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PATIENT
INFORMATION
Anaesthesia for joint
replacement surgery
Joint replacement surgery is a common and effective procedure for
relieving disability due to severe joint pain and loss of function.
The surgery involves removing a damaged joint or part
of it – such as a knee, hip or shoulder – and putting
in a new one. An orthopaedic surgeon is usually the
person who does joint replacement surgery, and may
either replace the damaged joint with a prosthesis,
or replace or fix only the damaged parts.
The anaesthetist will consider several factors
when planning your anaesthesia, including:
• Past experience with surgery.
• Health and physical condition.
• Reactions or allergies to medicines.
• Risks of each type of anaesthesia.
• Preferences of your surgical team.
• Your preferences.
Regional anaesthesia is the most common form of
anaesthesia used during joint-replacement surgery
because it aims to provide optimal pain relief while
minimising side effects such as sedation, postoperative nausea and vomiting, and leg weakness.
It may be used on its own or combined with
sedation or general anaesthesia.
Regional anaesthesia numbs the part of the
body where the surgery will happen. It involves the
injection of local anaesthetic around major nerve
bundles supplying body areas, such as the thigh,
ankle, forearm, hand, shoulder or abdomen. This
is sometimes done using a nerve-locating device,
such as a nerve stimulator, or ultrasound, so that the
anaesthetic can be delivered with greater accuracy.
Once local anaesthetic is injected, you may
experience numbness and tingling in the area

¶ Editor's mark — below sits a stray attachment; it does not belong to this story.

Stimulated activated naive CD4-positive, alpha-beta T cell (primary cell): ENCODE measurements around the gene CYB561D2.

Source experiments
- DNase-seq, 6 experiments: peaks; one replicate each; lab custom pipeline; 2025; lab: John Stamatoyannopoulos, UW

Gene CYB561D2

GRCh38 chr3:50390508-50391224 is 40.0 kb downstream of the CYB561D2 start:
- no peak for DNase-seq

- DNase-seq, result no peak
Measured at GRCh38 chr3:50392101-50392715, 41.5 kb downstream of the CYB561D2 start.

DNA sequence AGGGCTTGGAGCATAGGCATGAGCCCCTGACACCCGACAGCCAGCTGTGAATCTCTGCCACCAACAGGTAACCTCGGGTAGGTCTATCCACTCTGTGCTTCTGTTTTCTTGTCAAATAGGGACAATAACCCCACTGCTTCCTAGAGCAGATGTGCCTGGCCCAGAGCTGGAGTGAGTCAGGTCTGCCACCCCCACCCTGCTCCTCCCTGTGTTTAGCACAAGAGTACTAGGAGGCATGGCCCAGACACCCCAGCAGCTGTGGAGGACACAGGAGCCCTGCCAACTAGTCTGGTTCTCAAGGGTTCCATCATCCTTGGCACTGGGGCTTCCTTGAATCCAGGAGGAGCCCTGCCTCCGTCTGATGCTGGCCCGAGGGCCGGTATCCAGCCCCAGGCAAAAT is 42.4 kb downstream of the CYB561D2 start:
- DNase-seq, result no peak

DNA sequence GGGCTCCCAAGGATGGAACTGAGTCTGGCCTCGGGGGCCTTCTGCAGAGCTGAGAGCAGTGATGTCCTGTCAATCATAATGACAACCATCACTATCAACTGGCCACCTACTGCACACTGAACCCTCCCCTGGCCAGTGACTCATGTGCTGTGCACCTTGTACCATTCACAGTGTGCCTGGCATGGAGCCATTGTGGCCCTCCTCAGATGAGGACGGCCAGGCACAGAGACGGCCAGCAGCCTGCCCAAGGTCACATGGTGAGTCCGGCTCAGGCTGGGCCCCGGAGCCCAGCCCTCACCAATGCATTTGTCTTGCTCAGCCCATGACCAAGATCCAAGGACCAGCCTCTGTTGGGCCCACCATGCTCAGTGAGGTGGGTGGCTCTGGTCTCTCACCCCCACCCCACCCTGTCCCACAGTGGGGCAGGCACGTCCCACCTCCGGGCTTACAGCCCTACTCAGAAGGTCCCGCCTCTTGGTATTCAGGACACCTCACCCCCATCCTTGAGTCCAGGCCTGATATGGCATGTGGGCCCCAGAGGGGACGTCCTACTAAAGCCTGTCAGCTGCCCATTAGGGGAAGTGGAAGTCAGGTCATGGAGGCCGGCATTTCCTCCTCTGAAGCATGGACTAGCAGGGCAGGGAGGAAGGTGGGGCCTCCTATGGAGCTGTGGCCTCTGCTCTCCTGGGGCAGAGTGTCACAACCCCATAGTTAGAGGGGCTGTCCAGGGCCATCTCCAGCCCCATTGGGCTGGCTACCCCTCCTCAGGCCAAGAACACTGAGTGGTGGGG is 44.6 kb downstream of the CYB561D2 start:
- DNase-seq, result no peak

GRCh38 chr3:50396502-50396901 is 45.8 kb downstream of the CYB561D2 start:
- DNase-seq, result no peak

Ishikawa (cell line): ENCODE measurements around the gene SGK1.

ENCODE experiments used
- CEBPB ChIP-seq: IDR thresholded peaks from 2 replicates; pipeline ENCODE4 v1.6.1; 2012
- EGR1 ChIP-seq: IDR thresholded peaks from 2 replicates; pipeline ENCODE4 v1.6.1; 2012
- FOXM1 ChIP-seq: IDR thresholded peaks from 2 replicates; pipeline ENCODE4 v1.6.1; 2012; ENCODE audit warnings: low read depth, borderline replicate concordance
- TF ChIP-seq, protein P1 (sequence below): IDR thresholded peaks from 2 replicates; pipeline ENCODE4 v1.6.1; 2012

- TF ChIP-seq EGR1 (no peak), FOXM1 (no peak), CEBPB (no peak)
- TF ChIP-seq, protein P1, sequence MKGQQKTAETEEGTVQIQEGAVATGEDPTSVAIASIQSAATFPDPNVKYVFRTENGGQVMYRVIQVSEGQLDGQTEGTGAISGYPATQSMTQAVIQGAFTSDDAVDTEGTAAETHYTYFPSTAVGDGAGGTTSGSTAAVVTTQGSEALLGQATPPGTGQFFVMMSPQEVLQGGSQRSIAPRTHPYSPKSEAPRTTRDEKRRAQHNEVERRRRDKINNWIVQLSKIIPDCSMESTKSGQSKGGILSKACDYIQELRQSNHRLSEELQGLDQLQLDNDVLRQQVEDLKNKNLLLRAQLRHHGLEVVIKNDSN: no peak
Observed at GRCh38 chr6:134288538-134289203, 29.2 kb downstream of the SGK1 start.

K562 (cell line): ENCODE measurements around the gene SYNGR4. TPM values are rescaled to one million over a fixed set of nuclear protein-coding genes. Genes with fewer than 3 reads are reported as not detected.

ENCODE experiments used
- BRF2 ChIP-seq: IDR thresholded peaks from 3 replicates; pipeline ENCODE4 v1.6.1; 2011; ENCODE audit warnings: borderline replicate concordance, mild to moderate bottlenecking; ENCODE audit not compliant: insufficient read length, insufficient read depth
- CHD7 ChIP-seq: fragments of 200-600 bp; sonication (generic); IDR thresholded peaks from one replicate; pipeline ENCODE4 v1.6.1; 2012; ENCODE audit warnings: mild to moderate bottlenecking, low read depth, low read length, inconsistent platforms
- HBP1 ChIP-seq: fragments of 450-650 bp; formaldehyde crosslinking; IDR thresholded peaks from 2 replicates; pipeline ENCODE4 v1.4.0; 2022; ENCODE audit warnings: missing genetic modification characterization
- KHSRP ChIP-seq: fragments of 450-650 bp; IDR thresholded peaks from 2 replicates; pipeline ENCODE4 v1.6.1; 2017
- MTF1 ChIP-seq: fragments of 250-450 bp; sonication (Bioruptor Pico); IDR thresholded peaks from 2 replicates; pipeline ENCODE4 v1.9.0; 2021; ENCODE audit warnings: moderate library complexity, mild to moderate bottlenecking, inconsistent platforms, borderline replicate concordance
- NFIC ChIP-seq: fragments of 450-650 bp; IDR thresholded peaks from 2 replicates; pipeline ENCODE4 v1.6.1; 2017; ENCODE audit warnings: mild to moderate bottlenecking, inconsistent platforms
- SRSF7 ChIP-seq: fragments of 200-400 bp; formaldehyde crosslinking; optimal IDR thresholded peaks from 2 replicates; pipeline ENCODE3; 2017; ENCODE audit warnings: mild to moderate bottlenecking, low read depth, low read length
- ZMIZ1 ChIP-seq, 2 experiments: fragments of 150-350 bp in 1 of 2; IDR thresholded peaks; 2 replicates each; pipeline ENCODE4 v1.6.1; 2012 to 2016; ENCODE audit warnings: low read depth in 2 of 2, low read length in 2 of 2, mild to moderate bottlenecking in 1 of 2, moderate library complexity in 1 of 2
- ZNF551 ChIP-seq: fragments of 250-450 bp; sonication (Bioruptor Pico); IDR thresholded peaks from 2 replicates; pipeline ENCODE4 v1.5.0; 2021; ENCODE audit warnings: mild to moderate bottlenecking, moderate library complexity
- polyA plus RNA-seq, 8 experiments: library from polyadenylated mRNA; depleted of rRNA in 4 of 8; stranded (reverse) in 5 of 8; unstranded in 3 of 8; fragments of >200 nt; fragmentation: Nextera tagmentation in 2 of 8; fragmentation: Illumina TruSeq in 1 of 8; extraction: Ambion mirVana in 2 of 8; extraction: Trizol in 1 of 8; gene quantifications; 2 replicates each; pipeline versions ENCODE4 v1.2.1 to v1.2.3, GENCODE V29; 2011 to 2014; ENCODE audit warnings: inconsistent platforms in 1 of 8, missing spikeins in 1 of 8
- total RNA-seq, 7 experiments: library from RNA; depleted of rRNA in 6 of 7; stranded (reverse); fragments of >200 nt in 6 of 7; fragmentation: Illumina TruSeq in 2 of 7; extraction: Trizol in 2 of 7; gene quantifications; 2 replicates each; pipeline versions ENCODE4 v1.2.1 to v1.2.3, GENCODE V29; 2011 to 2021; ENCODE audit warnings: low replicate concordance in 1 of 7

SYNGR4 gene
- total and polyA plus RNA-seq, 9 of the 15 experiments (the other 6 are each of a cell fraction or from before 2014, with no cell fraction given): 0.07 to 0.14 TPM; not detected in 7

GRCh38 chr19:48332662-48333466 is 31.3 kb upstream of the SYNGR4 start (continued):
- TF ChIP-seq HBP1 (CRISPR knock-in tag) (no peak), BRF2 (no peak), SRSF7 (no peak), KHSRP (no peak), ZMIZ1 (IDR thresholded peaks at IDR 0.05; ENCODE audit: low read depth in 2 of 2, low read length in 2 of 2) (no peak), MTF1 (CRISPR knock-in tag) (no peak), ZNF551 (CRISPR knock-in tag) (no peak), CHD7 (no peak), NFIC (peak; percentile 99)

supplied by the nerves and it may become difficult
or impossible to move that part of the body.
BEFORE THE OPERATION
It is important that you speak to your doctor about
when you should stop eating and drinking before
your anaesthetic.
The anaesthetist will also need information such as:
• Any recent coughs, colds or fevers.
• Any previous anaesthetics or family problems with
anaesthesia.
• Abnormal reactions or allergies to drugs.
• Any history of asthma, bronchitis, heart problems
or other medical problems.
• Any medications you may be taking.
WHAT TO EXPECT
Each surgery is different. How long an operation takes
depends on how badly the joint is damaged and how
the surgery is done. The duration of the anaesthesia
depends on which anaesthetic is used, the region into
which it is injected, and whether it is maintained by
continual doses or repeated injections.
After surgery, you will be moved to a recovery room
for a period of time until you are ready to be returned
to the ward.
Typically, numbness can last several hours but may
last several days. Generally, the “heaviness” wears off
within a few hours but the numbness and tingling
may persist much longer.
As the local anaesthetic effect wears off, numbness
will diminish and surgical pain may return, in which
case your doctor will prescribe alternative methods
of pain relief, including injections or tablets.
Because osteoarthritis is often found in hips
and knees, and patients undergoing hip or knee
replacements are often elderly, there may be
complications. Many joint-replacement patients
have other medical conditions – diagnosed and
undiagnosed – such as high blood pressure and heart
problems, which require assessment and investigation.
Most patients undergoing joint replacement tend
to accept the risks involved because of the potential
improvement in their quality of life.
This information is a guide and should not replace information supplied by your anaesthetist. If you have any questions
about your anaesthesia, please speak with your treating specialist. For further information see the Patients section of the
ANZCA website, www.anzca.edu.au.